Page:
Microsoft has dished up some juicy details on upcoming WSL 2 improvements — and it include the ability to mount and access physical Linux filesystems!
If you’re thinking “this is already possible” you’re not wrong: you can browse a WSL 2 filesystem in Windows 10. That feature was added last year. It’s cool, but it’s old news.
But this change goes further as it lets you mount and access physical disks too.
So if you dual-boot Windows and Linux using different disks you can, with this update, access your Linux files on the Linux disk from inside of Windows 10 (albeit inside WSL 2 inside Windows 10).
And because WSL 2 is able to expose Linux file systems to File Explorer (the file manager, previously called Windows Explorer) you can use browse a native Linux filesystem (mounted in WSL 2) as though it was a regular one:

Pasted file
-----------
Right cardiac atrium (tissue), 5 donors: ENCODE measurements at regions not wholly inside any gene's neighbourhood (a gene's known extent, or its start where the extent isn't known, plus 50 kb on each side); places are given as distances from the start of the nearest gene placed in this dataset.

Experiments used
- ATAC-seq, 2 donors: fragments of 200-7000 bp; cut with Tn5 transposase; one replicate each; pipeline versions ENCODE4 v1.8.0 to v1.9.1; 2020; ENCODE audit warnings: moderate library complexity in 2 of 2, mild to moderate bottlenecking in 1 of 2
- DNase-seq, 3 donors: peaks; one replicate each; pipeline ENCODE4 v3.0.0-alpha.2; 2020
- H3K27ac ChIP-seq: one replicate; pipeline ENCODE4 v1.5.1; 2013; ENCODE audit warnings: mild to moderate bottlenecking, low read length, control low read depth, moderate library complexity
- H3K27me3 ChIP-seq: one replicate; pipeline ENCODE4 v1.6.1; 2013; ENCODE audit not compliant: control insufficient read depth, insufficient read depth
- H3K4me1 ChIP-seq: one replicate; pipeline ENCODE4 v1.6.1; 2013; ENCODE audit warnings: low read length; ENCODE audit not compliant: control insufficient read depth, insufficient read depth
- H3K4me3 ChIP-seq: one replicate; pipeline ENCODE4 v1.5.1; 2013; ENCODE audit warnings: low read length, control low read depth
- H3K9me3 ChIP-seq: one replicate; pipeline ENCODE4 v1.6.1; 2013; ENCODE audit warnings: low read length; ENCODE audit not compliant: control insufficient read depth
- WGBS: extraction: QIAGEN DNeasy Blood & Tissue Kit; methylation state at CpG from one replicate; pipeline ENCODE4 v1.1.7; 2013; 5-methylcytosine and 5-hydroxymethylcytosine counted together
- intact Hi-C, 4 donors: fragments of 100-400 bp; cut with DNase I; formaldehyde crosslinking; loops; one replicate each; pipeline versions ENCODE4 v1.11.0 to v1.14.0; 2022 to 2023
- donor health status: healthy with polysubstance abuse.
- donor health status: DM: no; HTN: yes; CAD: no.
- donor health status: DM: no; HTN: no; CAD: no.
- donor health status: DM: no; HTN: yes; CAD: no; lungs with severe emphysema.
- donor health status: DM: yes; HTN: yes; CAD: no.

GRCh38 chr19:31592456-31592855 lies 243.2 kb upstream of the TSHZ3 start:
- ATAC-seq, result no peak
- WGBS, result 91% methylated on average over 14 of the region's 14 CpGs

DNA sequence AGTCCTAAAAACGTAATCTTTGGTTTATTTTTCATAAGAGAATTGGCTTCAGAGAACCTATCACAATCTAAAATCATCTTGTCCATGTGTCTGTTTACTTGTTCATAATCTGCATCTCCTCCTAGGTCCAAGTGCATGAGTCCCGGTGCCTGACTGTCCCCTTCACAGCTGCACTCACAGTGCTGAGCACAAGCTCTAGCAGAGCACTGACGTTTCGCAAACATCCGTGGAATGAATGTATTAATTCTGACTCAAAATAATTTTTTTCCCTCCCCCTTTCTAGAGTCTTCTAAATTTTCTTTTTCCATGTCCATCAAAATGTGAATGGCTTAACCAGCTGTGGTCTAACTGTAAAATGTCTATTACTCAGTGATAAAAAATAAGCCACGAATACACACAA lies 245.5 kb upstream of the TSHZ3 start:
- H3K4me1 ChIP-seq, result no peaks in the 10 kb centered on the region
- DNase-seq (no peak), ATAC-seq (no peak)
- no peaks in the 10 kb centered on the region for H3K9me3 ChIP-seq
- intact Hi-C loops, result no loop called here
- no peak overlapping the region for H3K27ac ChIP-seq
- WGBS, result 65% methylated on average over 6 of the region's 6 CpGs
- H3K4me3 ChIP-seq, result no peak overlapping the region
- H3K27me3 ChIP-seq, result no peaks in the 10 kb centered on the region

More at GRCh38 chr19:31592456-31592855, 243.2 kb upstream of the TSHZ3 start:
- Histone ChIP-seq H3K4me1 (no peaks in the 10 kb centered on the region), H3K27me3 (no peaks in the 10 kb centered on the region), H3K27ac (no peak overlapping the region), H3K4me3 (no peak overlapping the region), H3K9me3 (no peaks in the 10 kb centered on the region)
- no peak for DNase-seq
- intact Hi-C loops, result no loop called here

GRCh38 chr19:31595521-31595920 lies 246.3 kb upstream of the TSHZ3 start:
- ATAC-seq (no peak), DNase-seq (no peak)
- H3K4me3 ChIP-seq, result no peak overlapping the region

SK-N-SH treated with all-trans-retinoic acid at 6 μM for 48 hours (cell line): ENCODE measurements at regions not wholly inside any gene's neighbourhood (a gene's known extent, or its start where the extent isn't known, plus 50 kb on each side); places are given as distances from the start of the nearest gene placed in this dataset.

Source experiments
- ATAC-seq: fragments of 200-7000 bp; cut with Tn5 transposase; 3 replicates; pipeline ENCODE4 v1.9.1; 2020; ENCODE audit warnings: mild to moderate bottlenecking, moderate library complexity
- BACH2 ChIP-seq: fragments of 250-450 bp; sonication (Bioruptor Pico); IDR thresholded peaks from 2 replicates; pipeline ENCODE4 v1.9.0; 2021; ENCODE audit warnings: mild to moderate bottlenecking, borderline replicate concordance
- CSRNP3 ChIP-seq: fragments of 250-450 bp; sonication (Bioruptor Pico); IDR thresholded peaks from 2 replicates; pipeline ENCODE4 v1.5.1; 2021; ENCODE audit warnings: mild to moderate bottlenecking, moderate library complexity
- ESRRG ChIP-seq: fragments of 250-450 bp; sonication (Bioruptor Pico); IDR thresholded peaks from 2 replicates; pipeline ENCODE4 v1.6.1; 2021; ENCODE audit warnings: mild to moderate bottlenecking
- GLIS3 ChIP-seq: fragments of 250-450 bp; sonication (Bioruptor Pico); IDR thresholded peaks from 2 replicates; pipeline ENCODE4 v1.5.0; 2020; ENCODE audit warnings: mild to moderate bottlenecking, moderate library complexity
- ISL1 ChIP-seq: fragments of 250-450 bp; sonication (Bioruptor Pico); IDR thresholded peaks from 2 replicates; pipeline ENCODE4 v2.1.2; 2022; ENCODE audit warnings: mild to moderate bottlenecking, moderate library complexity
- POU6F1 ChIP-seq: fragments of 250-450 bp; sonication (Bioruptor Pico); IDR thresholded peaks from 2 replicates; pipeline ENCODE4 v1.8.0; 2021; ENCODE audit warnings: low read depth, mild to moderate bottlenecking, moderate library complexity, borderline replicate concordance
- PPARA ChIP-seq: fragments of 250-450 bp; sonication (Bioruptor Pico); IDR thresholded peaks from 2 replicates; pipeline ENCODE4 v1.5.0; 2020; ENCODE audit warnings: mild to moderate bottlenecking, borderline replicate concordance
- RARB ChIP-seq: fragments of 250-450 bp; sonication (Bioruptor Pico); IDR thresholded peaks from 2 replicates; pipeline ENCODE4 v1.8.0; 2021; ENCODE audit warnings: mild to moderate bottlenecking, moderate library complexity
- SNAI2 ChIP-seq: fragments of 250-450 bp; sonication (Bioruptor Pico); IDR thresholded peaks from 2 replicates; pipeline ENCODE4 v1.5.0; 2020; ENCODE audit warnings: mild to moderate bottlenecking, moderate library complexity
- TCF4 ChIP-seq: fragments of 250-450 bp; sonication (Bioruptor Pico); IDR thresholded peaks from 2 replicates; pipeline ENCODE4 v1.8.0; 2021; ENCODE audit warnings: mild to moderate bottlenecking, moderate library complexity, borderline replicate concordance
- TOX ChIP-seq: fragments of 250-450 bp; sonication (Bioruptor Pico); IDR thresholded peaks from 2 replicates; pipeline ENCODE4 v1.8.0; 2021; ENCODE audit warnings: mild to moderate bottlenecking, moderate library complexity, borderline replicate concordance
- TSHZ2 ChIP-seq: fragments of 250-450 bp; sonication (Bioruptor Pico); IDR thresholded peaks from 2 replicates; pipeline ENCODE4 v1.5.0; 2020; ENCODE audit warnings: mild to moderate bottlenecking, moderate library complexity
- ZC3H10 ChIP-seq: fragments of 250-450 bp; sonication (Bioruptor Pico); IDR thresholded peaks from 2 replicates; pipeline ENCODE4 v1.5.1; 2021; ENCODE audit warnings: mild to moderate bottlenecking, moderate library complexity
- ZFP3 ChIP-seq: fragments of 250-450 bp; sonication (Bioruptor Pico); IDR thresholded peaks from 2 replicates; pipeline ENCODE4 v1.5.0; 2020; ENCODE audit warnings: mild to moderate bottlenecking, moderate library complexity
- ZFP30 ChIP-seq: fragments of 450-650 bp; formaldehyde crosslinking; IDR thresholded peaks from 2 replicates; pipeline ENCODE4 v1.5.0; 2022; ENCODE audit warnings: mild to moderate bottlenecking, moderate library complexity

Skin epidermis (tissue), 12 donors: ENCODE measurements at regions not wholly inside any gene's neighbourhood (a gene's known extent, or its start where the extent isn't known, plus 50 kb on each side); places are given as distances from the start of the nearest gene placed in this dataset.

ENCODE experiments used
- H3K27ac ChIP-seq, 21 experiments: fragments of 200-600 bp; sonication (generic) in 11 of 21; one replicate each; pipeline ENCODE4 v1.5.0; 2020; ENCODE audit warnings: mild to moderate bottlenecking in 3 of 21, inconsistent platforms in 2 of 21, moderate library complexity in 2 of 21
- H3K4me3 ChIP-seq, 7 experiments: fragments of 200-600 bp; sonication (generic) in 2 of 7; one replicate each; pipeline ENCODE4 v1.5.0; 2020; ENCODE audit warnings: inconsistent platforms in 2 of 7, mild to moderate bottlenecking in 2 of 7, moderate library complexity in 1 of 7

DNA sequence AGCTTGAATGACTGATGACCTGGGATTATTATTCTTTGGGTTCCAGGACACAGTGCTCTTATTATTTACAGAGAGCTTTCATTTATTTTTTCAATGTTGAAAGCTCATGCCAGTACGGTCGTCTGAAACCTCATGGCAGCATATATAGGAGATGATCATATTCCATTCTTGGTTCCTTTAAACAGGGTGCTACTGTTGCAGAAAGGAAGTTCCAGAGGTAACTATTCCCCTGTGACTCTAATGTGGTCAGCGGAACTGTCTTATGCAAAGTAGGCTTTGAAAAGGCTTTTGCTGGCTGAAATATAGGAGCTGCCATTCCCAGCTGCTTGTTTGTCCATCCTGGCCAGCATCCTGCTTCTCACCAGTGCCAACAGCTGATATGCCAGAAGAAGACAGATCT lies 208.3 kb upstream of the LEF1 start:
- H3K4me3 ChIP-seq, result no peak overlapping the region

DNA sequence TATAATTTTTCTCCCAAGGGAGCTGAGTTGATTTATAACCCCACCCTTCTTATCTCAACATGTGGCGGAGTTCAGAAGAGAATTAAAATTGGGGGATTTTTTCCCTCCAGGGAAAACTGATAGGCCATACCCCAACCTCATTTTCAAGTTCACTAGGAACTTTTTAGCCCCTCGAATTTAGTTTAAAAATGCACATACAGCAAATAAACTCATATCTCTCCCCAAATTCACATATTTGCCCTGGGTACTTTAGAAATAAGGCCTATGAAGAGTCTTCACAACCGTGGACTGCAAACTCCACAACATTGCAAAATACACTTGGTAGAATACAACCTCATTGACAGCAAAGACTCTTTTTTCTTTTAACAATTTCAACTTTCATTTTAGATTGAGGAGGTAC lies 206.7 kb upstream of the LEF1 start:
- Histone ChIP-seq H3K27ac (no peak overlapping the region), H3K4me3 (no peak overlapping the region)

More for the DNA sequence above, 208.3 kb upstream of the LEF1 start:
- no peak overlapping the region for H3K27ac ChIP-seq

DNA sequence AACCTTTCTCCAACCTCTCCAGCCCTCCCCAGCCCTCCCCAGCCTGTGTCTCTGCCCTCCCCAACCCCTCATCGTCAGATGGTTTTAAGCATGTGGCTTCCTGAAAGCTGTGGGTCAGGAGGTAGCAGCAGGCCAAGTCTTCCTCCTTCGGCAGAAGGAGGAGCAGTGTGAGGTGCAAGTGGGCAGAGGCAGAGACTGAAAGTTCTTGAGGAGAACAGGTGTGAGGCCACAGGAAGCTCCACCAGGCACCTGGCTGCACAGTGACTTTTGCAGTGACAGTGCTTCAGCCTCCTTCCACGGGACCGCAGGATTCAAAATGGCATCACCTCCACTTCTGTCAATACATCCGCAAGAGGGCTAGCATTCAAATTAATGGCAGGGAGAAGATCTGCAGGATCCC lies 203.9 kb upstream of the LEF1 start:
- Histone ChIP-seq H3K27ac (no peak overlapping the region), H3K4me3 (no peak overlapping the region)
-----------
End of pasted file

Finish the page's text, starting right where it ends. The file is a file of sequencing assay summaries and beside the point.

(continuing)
wsl --mount flag is what allows mounting a physical disk inside WSL 2, thereby giving you to access filesystems like EXT4 (which Ubuntu uses) without any complex workarounds or obscure hacks.
If you’re particularly observant you might have noticed I keep saying physical disks and not partitions. This is intentional. For now, only physical disks can be attached to WSL 2, not disk partitions. But any filesystem supported by the Linux kernel can be mounted in this manner — which is cool.
When can you try it out? Well, the feature isn’t live yet. It’s coming to the Windows Insiders preview build 20211 first. It should filter down to more widely-accessible versions in the near future — so look out for it!